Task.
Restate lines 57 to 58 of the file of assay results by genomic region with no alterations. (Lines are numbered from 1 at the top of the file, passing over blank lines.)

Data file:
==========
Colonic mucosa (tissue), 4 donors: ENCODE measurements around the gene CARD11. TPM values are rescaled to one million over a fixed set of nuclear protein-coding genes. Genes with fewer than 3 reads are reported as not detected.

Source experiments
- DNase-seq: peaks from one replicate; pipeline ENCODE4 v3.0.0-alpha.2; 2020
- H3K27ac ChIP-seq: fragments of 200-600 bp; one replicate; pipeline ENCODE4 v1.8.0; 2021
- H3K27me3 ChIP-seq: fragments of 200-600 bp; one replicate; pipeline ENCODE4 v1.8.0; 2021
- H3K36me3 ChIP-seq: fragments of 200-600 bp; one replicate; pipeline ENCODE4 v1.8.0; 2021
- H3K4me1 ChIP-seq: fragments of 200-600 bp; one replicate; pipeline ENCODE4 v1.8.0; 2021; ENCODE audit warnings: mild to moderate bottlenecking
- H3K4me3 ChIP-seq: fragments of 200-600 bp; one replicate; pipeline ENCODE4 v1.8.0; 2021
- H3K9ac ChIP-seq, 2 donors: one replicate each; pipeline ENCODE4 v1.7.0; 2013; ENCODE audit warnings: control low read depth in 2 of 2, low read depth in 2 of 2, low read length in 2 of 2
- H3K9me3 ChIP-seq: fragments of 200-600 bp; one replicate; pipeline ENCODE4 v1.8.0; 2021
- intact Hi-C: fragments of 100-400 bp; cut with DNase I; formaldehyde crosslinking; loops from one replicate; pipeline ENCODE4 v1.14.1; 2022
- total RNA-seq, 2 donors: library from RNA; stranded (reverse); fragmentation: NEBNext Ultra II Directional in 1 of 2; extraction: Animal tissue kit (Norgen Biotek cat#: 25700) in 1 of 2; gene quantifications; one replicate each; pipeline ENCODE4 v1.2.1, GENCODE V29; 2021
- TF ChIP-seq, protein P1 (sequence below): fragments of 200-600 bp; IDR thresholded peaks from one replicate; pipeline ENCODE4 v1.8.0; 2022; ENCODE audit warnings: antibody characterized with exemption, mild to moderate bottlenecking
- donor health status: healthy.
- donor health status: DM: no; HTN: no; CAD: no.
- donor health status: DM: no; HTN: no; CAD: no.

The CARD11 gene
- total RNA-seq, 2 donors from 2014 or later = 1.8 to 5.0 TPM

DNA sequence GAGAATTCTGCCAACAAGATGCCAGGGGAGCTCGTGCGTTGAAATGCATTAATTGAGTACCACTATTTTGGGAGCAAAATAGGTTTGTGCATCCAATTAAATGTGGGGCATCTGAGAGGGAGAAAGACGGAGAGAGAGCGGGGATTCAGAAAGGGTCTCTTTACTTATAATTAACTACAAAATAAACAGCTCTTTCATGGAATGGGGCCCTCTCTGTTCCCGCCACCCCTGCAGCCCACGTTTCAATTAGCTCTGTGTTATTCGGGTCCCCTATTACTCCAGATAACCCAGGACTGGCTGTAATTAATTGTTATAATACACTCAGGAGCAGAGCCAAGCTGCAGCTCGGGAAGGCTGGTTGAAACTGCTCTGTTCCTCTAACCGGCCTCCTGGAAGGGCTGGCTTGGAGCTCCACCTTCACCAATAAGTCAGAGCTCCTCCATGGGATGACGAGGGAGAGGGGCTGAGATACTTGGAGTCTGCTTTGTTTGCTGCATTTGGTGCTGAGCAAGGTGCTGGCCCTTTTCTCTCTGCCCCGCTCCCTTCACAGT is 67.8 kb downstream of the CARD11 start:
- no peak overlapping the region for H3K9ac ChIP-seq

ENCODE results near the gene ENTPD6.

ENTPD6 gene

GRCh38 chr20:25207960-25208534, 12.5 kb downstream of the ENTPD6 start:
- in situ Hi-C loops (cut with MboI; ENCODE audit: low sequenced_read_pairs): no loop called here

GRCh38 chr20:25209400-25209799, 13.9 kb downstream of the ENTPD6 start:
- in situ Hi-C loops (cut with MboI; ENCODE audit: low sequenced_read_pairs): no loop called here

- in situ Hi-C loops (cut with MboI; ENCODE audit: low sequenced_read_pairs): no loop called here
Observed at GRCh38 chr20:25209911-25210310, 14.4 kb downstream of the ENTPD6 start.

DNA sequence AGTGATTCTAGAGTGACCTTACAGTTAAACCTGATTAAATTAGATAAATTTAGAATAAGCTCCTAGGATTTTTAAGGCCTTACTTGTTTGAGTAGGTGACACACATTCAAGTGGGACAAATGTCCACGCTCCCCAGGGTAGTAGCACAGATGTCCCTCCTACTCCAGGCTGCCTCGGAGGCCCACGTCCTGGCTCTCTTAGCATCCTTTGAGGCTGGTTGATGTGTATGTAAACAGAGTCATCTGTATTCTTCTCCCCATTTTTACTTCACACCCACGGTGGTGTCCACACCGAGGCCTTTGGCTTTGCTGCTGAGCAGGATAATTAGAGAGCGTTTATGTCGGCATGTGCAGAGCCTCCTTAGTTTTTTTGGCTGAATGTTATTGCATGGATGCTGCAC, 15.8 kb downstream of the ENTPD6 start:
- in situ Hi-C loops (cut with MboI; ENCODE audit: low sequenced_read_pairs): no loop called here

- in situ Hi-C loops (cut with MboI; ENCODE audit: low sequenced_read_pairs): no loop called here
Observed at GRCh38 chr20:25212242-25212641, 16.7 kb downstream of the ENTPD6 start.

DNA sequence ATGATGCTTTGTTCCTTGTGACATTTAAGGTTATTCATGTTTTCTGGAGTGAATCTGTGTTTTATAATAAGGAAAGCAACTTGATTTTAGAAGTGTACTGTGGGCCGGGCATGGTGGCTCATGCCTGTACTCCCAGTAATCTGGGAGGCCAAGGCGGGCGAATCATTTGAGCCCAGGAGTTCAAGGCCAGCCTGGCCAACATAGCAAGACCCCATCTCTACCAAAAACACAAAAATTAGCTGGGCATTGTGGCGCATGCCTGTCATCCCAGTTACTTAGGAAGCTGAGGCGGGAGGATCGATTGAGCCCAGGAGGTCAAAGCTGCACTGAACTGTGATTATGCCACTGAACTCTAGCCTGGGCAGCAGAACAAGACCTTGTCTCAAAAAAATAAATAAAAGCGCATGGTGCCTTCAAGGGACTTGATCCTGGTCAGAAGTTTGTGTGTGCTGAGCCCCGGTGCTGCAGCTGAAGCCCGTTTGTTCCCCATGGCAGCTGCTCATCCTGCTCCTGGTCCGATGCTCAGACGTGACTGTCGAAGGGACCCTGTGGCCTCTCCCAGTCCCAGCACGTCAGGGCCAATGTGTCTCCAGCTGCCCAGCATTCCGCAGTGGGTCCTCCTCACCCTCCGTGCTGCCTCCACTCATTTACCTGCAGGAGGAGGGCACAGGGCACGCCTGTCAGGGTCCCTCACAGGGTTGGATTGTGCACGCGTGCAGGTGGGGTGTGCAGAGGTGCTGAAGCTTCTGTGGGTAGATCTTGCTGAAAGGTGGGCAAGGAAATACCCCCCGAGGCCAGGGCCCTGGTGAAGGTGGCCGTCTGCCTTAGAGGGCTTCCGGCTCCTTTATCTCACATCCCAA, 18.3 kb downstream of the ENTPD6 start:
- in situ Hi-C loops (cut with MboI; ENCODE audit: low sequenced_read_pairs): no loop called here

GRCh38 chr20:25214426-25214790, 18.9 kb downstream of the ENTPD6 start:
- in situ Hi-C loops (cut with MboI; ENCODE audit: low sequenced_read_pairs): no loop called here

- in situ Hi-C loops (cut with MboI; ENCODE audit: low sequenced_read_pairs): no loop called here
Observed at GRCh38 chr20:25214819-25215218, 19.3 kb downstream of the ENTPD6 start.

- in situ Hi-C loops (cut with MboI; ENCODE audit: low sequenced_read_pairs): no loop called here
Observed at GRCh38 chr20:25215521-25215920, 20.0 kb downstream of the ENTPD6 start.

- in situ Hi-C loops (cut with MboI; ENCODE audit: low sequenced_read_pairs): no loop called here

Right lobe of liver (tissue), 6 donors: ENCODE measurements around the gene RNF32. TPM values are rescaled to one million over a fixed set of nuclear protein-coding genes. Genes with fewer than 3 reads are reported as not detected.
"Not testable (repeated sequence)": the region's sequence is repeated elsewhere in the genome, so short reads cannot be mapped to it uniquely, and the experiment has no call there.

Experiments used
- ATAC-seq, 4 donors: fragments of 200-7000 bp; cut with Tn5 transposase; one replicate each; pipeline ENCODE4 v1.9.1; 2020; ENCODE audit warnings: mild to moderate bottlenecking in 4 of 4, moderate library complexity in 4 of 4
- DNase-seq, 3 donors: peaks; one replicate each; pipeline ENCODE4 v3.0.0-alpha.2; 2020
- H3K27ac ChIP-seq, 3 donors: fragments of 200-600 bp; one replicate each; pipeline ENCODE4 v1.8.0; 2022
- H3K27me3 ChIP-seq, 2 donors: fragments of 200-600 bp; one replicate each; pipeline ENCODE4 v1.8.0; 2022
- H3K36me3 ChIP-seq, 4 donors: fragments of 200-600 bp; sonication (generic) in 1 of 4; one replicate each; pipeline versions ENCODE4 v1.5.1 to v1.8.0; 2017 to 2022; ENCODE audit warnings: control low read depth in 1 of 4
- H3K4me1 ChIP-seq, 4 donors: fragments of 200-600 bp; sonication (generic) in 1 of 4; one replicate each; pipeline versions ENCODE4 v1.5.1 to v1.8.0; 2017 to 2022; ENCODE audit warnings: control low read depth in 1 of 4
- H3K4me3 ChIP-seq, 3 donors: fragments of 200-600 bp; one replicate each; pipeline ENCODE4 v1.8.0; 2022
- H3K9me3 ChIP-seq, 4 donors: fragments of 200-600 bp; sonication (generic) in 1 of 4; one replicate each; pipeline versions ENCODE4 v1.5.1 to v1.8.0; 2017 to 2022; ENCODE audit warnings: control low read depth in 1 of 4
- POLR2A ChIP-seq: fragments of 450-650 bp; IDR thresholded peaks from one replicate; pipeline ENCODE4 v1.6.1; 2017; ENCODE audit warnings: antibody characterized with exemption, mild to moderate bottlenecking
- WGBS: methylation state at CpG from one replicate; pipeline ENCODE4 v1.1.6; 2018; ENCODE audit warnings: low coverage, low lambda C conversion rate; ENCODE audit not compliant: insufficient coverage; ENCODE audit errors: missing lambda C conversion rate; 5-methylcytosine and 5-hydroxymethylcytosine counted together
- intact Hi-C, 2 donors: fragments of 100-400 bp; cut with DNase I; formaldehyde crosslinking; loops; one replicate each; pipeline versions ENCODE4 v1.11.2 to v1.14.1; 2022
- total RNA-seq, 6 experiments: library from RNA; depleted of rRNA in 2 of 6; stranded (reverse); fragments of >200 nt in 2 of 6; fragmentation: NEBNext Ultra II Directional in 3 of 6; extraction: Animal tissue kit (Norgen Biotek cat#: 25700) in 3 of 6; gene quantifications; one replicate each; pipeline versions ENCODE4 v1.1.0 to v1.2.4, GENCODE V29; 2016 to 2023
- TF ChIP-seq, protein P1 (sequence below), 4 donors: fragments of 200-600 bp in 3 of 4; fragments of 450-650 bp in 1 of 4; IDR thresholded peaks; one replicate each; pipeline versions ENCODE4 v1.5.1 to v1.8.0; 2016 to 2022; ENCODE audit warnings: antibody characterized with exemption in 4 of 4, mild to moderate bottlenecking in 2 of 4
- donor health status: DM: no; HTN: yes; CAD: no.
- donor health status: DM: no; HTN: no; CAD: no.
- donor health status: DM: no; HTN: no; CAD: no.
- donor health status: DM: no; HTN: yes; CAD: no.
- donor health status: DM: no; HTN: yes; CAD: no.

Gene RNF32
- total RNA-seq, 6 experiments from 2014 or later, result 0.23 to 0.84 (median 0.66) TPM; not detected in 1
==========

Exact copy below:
- TF ChIP-seq, protein P1 (sequence below), 4 donors: fragments of 200-600 bp in 3 of 4; fragments of 450-650 bp in 1 of 4; IDR thresholded peaks; one replicate each; pipeline versions ENCODE4 v1.5.1 to v1.8.0; 2016 to 2022; ENCODE audit warnings: antibody characterized with exemption in 4 of 4, mild to moderate bottlenecking in 2 of 4
- donor health status: DM: no; HTN: yes; CAD: no.